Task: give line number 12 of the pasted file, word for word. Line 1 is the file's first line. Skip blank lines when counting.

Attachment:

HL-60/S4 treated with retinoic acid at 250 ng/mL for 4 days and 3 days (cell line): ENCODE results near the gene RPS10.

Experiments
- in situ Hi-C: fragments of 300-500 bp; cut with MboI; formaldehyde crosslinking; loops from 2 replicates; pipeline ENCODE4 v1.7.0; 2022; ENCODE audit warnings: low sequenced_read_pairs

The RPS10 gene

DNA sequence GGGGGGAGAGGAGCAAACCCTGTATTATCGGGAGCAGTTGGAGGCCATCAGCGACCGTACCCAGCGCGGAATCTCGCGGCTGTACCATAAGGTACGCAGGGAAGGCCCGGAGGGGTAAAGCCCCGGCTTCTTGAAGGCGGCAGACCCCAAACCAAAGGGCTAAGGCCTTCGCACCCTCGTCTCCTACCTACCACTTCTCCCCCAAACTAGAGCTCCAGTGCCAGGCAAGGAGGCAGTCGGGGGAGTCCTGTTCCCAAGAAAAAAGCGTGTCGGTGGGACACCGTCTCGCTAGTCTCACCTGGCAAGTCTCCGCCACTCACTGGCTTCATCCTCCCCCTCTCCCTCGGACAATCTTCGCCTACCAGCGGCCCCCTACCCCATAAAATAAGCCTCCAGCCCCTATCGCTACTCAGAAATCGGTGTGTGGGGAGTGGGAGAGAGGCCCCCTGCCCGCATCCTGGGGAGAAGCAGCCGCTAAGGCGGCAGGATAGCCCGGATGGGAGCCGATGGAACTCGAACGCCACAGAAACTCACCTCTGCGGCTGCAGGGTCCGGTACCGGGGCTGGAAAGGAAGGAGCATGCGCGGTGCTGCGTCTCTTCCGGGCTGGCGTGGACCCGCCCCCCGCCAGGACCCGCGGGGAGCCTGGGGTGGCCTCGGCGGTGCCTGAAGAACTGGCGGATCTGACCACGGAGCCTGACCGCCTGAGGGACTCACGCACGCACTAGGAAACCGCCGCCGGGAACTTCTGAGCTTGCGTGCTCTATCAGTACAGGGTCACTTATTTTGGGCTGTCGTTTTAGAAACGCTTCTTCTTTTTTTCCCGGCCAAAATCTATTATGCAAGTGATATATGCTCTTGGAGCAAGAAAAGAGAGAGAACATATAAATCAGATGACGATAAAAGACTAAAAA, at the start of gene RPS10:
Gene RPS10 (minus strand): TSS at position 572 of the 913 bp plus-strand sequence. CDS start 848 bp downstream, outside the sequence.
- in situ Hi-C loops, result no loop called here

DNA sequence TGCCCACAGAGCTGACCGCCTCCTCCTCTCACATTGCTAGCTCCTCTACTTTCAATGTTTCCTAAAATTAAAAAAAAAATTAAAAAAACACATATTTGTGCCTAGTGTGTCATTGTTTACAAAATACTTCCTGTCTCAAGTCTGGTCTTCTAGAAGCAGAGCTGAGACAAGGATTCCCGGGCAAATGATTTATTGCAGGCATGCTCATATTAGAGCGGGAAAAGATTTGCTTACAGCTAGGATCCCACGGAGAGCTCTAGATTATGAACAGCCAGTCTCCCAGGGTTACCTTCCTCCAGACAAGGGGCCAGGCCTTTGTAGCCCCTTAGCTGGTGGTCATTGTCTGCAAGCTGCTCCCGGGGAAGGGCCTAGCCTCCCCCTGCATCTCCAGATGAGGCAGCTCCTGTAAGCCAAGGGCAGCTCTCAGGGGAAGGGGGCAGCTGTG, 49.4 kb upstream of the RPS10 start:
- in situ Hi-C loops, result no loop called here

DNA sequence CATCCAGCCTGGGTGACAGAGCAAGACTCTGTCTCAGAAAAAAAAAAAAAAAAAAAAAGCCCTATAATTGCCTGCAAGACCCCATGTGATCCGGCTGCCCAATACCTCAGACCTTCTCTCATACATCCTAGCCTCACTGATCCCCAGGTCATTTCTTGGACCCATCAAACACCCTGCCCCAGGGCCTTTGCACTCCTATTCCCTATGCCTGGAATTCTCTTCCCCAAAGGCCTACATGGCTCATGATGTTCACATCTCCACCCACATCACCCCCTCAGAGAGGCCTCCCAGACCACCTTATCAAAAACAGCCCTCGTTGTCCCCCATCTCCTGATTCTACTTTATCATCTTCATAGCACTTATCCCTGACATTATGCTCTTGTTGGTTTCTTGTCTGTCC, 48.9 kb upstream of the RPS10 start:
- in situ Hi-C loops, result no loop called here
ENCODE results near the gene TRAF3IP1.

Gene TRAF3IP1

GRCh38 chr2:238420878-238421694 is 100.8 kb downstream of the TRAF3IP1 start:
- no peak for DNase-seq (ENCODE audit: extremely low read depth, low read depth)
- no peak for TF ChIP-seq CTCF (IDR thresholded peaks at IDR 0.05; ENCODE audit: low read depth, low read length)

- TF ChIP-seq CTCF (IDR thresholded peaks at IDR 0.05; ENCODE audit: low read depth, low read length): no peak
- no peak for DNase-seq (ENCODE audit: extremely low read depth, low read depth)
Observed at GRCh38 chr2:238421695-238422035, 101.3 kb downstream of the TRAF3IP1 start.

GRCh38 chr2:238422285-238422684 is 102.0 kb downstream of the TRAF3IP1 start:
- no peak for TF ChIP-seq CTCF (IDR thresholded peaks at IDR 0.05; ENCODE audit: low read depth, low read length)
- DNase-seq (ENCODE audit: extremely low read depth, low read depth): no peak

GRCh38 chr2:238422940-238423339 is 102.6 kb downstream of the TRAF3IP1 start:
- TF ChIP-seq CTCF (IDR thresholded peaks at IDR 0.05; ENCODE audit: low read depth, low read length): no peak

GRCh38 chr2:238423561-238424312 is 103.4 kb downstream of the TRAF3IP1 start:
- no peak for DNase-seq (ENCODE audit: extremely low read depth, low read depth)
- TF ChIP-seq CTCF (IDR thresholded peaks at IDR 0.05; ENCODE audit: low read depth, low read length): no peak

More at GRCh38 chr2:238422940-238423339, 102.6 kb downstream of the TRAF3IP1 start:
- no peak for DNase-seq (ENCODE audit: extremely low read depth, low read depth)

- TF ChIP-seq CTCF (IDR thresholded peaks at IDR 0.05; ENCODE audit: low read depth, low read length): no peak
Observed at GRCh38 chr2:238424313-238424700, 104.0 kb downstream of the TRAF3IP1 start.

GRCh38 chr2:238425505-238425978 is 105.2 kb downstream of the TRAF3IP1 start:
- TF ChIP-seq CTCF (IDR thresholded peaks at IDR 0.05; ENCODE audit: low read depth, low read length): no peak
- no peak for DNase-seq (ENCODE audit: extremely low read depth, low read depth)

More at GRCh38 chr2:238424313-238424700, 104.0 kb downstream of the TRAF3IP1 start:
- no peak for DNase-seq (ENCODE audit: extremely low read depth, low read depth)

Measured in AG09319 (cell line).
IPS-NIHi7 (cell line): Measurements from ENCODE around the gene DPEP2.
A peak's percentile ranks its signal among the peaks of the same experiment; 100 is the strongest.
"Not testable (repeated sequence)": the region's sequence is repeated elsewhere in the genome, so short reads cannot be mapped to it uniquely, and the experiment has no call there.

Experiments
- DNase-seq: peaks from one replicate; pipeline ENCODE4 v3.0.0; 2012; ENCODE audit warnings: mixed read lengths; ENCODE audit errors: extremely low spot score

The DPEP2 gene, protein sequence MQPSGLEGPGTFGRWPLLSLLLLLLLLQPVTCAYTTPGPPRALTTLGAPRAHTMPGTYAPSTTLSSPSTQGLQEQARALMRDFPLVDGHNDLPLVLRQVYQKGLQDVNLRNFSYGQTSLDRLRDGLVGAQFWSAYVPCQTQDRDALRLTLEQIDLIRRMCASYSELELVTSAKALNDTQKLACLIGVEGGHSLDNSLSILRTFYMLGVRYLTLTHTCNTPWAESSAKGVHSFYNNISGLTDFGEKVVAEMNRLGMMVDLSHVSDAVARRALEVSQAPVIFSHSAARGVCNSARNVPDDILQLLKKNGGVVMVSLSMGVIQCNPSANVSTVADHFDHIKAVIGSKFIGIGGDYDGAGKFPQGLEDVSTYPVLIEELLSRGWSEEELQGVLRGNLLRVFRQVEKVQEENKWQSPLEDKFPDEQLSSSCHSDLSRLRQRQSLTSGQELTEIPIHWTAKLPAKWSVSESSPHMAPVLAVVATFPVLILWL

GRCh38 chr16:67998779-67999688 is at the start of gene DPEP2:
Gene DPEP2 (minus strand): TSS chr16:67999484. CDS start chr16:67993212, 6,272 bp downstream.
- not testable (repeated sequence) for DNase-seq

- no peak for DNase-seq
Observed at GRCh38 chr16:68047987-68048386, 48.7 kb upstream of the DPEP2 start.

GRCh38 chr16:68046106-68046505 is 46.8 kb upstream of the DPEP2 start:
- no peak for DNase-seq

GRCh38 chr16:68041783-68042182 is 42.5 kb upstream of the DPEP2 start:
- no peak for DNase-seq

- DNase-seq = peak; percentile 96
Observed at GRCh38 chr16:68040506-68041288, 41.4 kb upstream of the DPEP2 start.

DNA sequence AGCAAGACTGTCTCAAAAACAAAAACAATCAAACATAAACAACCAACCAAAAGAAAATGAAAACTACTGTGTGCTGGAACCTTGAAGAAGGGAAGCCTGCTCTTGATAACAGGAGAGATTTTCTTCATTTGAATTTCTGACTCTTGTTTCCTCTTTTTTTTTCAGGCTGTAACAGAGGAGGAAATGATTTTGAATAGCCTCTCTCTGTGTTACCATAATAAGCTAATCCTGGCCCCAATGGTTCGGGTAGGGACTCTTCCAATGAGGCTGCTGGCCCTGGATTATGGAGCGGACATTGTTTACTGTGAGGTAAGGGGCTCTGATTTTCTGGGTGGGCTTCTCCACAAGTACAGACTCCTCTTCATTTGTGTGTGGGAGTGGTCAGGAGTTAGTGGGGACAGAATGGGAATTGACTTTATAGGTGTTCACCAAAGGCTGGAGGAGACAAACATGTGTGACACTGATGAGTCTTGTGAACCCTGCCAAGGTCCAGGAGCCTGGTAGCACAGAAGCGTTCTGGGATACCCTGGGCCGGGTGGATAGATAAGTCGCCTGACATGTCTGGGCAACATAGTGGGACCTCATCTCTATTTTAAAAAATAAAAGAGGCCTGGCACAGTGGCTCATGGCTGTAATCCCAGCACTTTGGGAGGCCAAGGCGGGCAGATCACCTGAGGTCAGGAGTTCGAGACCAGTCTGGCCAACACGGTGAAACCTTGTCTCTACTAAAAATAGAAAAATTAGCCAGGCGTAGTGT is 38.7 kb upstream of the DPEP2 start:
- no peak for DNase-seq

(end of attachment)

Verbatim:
ENCODE results near the gene TRAF3IP1.